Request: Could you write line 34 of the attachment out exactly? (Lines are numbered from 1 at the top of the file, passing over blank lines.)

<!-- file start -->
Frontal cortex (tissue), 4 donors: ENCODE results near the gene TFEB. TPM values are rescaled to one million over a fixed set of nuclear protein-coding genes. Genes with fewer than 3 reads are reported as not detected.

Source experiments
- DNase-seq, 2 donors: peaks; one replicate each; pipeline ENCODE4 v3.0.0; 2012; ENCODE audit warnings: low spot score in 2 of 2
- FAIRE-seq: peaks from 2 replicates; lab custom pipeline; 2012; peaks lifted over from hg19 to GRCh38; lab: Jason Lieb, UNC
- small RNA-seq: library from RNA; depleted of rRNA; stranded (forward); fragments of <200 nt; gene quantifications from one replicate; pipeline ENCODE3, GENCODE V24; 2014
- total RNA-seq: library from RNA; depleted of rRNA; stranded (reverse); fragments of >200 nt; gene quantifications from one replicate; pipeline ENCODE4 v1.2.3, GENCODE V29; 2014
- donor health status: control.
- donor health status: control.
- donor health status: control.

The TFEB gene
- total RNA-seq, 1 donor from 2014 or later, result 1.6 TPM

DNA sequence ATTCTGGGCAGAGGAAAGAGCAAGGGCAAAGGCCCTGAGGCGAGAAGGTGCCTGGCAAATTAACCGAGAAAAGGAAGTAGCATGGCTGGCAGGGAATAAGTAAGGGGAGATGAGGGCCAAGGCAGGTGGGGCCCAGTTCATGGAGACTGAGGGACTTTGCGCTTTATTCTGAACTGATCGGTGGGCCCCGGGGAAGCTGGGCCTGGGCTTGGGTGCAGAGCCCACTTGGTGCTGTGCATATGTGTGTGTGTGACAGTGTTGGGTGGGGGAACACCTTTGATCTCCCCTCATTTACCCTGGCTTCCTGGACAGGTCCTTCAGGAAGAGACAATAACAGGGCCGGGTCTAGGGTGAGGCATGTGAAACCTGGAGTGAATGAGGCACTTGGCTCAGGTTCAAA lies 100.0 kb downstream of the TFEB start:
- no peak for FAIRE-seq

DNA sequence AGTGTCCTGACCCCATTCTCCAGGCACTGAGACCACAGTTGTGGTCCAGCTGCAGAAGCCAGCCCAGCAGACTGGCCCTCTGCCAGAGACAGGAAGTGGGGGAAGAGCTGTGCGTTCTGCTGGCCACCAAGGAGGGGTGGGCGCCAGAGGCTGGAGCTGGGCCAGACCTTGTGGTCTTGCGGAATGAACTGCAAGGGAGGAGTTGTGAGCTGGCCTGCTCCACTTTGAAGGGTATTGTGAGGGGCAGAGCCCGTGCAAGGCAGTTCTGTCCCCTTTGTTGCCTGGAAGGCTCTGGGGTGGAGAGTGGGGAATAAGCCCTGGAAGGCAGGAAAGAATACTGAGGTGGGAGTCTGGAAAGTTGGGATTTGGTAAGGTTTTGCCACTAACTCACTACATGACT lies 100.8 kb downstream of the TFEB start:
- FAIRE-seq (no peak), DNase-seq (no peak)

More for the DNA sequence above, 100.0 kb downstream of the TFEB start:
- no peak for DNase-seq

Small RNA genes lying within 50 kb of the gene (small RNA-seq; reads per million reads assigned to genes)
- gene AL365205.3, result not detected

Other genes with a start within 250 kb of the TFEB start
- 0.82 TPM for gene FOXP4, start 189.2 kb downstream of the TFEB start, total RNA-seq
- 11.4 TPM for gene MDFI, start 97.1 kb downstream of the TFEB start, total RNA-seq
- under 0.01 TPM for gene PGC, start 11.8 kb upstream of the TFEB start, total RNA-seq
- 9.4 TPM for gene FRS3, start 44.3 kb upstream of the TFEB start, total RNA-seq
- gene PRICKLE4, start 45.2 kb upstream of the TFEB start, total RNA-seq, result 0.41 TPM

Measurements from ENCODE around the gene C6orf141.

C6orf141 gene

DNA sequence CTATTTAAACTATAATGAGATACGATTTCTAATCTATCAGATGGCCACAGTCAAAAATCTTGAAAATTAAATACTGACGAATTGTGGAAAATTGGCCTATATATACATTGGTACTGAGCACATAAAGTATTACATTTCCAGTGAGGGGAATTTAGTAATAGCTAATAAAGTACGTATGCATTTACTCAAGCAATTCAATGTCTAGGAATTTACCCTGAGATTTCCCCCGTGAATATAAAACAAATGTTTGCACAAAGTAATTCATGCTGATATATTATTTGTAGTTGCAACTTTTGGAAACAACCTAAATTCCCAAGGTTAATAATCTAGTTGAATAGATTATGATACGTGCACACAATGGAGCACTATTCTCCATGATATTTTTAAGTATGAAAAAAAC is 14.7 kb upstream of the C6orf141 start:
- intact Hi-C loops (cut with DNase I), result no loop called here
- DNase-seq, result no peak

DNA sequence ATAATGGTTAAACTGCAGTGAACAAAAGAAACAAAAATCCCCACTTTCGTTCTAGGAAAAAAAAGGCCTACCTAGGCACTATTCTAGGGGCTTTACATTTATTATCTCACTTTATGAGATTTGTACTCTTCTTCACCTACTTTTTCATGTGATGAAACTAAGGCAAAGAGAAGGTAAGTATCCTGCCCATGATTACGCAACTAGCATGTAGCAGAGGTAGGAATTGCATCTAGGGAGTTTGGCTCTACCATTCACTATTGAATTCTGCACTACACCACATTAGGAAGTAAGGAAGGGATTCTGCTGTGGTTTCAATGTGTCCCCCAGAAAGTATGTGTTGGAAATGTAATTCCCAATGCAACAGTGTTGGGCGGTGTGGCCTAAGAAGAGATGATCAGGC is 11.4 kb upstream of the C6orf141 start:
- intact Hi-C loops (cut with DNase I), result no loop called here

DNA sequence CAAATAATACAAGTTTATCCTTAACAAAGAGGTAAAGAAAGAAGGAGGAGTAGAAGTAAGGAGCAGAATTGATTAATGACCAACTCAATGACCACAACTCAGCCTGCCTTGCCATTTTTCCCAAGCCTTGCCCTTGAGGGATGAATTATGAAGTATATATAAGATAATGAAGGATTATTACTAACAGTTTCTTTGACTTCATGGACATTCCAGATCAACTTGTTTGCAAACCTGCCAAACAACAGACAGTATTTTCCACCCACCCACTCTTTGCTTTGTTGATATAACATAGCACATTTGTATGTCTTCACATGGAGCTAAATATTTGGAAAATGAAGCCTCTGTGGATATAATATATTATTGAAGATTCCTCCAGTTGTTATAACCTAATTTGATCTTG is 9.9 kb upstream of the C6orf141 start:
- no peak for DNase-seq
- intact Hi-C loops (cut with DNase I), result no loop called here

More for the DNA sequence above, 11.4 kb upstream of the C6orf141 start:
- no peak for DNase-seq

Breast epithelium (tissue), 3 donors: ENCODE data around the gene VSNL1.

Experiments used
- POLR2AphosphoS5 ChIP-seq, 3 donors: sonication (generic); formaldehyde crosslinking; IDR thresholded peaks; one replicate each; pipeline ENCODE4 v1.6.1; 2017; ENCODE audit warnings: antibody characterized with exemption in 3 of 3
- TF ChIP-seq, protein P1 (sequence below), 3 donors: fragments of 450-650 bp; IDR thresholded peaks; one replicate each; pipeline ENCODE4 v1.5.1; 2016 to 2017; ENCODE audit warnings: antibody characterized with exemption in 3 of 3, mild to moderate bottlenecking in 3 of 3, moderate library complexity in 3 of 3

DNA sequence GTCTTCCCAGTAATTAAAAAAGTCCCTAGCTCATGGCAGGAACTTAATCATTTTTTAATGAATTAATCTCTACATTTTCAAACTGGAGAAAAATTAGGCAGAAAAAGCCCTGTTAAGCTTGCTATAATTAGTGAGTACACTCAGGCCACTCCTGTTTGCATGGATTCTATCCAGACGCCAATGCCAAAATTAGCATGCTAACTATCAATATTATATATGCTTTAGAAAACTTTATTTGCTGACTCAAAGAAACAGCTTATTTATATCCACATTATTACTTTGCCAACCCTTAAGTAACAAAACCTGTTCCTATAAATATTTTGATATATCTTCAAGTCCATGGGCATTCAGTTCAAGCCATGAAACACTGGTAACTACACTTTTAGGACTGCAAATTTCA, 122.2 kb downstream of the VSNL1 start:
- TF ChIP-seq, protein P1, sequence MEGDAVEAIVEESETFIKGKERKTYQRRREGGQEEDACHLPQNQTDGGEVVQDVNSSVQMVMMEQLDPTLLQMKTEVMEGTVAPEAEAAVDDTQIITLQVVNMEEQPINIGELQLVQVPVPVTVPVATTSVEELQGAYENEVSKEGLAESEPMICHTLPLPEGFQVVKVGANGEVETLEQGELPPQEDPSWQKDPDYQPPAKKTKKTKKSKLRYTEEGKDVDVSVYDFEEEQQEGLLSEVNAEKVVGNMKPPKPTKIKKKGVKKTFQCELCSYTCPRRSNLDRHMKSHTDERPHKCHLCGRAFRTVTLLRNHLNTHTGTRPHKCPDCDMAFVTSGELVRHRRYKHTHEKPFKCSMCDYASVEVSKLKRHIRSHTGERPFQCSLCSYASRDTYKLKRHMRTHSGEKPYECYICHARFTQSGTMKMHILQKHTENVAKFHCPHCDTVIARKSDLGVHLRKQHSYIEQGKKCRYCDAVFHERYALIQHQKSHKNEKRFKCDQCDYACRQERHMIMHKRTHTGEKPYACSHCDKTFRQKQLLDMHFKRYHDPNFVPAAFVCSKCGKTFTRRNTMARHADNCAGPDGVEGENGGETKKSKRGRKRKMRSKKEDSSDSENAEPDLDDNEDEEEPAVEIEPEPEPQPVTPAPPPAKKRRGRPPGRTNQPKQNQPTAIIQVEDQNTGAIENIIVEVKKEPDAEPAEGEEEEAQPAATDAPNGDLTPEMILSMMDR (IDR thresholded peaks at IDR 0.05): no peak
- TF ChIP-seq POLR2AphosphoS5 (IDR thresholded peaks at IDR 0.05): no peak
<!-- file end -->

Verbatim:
- no peak for DNase-seq